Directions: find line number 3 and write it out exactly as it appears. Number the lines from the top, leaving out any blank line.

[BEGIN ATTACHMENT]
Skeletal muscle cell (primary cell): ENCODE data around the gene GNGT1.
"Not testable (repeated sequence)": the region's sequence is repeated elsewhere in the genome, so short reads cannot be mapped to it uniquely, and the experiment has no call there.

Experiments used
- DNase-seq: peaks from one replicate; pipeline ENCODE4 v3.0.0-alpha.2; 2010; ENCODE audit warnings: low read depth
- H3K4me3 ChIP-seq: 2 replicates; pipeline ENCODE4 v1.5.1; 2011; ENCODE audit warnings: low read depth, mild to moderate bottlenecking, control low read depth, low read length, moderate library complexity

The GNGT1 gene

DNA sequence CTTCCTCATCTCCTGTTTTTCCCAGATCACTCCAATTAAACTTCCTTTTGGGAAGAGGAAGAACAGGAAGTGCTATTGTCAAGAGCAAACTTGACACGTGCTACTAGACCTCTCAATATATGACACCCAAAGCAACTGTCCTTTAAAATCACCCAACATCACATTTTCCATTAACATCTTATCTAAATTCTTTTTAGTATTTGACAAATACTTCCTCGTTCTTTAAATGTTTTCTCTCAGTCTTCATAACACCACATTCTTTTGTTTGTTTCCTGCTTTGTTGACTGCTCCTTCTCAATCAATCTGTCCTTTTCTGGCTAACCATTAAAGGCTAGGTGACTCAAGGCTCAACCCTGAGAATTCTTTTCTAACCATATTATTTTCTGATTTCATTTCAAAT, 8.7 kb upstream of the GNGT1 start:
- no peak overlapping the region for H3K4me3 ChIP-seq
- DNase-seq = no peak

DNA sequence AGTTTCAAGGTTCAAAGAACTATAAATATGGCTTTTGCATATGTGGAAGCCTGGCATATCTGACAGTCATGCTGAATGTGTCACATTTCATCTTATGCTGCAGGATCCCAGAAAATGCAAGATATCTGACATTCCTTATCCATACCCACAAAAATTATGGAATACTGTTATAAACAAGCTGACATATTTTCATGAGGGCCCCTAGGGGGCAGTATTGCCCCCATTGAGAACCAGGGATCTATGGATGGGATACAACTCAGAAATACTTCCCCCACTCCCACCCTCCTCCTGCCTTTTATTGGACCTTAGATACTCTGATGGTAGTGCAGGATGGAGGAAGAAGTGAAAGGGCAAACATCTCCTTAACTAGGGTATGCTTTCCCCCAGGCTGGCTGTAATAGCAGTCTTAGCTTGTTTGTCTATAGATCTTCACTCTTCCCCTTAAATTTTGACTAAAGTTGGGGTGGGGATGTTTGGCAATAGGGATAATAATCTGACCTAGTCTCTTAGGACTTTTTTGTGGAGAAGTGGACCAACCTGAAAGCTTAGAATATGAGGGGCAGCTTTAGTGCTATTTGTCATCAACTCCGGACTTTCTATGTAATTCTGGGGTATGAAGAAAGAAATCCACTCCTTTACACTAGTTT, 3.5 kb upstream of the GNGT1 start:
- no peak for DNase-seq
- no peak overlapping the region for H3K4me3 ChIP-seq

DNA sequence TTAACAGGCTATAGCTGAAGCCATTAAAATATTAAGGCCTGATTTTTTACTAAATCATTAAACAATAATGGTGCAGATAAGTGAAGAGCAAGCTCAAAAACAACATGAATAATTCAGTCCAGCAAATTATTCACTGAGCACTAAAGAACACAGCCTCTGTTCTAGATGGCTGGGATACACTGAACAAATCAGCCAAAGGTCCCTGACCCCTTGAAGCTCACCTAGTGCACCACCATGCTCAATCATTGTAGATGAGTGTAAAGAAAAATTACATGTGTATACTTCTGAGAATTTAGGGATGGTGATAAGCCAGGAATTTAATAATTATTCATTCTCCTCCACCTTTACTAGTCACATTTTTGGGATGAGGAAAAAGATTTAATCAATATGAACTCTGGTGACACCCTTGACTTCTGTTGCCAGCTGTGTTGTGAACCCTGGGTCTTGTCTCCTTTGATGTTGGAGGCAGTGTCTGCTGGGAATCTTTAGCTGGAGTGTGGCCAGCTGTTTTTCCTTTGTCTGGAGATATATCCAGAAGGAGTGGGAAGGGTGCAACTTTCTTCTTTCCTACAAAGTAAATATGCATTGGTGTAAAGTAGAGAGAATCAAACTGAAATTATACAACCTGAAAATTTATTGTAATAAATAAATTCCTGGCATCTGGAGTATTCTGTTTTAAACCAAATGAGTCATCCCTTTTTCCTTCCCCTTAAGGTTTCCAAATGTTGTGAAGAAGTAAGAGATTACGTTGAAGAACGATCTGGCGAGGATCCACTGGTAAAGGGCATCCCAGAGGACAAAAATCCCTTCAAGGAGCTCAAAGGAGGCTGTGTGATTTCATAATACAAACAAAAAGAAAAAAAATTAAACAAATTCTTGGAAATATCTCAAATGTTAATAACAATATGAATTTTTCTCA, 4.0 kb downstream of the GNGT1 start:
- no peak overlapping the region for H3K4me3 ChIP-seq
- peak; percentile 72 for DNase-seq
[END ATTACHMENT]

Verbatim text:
Experiments used